The Truth About Twinkie Pie

After winning a million dollars in a cooking contest, two sisters move from rural South Carolina to the Gold Coast of New York. GiGi is 12, incredibly smart, and totally apprehensive about her fancy new school. DiDi is older, but still quite young herself. She works hard to provide a happy life for them both, styling hair and cooking their mother's recipes. Through the pains of growing up, things begin to unravel. GiGi begins to wonder what actually did happen to their supposedly dead Mama and her favorite lipstick. The family secrets are revealed one by one in dramatic fashion. GiGi and DiDi both discover the truth of who they are and learn deal with the life they have been given. This is a compelling story about love, sacrifice, and friendship.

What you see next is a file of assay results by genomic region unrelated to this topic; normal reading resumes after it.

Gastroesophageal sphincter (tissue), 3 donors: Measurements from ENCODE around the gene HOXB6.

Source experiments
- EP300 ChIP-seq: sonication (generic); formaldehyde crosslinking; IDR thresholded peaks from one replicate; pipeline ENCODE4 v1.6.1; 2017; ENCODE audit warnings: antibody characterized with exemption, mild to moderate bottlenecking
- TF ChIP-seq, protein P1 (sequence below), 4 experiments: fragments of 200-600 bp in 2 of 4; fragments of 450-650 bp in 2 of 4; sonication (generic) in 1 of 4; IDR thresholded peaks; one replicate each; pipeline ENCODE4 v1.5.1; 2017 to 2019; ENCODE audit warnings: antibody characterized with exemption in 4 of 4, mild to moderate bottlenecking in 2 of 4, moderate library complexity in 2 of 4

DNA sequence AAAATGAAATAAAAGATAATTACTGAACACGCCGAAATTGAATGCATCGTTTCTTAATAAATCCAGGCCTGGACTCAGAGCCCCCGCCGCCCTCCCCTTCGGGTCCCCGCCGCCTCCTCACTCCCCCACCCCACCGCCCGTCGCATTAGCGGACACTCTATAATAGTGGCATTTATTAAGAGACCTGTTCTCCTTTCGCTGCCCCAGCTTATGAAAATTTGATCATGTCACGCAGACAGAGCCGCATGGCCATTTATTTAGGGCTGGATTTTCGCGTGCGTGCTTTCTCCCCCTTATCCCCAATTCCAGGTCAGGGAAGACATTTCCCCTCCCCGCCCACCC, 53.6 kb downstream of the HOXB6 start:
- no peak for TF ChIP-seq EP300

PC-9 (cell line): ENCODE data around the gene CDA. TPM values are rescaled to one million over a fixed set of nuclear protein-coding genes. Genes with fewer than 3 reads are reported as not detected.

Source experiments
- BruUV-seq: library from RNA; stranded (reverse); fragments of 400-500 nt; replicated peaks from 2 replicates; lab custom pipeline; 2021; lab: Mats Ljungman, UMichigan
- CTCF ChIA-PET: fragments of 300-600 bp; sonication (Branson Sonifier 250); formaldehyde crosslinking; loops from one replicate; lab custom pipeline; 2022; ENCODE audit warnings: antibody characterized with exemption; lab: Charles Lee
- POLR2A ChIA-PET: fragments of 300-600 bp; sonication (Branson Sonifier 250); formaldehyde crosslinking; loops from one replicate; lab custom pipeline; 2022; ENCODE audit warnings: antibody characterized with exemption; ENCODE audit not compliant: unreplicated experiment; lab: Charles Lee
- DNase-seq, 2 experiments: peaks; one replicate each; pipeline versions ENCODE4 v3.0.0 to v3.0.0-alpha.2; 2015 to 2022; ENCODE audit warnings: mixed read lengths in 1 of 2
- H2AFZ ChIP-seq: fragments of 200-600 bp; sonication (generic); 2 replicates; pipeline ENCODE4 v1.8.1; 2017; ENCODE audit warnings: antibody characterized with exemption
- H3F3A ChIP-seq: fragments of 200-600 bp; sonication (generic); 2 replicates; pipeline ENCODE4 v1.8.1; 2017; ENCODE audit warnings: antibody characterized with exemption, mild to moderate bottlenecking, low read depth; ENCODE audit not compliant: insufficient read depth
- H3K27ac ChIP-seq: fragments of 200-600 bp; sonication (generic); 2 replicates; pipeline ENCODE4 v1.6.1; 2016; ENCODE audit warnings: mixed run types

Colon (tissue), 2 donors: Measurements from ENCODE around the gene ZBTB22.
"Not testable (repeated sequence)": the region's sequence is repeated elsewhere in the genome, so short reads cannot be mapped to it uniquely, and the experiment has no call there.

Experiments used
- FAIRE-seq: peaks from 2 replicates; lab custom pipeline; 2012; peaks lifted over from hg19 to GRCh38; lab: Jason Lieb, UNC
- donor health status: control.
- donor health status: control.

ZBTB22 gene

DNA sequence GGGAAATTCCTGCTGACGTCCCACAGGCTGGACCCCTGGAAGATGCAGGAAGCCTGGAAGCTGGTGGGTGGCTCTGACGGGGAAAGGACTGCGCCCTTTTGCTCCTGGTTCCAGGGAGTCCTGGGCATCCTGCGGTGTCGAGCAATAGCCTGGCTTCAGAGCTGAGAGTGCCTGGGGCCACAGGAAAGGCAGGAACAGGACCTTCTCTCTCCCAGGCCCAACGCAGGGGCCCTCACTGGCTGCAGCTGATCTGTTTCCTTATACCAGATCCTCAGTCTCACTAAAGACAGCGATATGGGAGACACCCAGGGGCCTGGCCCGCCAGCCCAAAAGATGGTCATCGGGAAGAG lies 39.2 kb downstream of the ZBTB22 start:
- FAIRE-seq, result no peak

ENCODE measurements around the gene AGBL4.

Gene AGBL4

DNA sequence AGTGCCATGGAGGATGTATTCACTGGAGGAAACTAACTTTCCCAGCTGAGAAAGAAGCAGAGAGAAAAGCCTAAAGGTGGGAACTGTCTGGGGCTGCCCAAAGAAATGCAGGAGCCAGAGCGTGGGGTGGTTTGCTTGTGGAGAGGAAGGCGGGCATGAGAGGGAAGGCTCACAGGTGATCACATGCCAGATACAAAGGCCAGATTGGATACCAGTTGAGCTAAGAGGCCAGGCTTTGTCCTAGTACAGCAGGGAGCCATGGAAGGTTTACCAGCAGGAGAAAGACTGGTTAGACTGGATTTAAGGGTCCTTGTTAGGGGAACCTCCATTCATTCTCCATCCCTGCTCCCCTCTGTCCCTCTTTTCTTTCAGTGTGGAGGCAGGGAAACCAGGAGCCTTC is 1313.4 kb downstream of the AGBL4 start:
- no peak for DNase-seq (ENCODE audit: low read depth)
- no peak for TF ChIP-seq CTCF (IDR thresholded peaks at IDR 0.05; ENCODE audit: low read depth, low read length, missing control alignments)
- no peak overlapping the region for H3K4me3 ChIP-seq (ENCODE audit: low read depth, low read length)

A great big KUDOS goes to Richard Wilkinson and Jo Nelson for creating this engaging museum exhibit in a children's book.  Anyone in love with history and antiquities will enjoy Historium.  Young readers are given a glimpse of ancient civilizations from Africa, America, Asia, Europe, the Middle East, and Oceania through the use of large photographs and illustrations presented in galleries instead of chapters.  More than 130 artifacts from these cultures were carefully chosen and researched by the authors.  It is very well written and provides the right level of details and definitions about each artifact, culture, and time period.  One of my favorite images is Plate 20, Ancient Persia (or page 77). The Frieze of Archers, dated around 510 BASE, is a full-page image of two of Darius the Great's 10,000 elite soldiers.  The aging on the glazed bricks and the intricate details of each soldier are amazing.  The introduction to the book starts by answering the question "What is archaeology?" then provides a timeline of the objects featured. This publication will engage young readers and should inspire future archaeologists, history buffs, and museum enthusiasts for sure.  Written for ages 8 to 12, Historium can be enjoyed by everyone.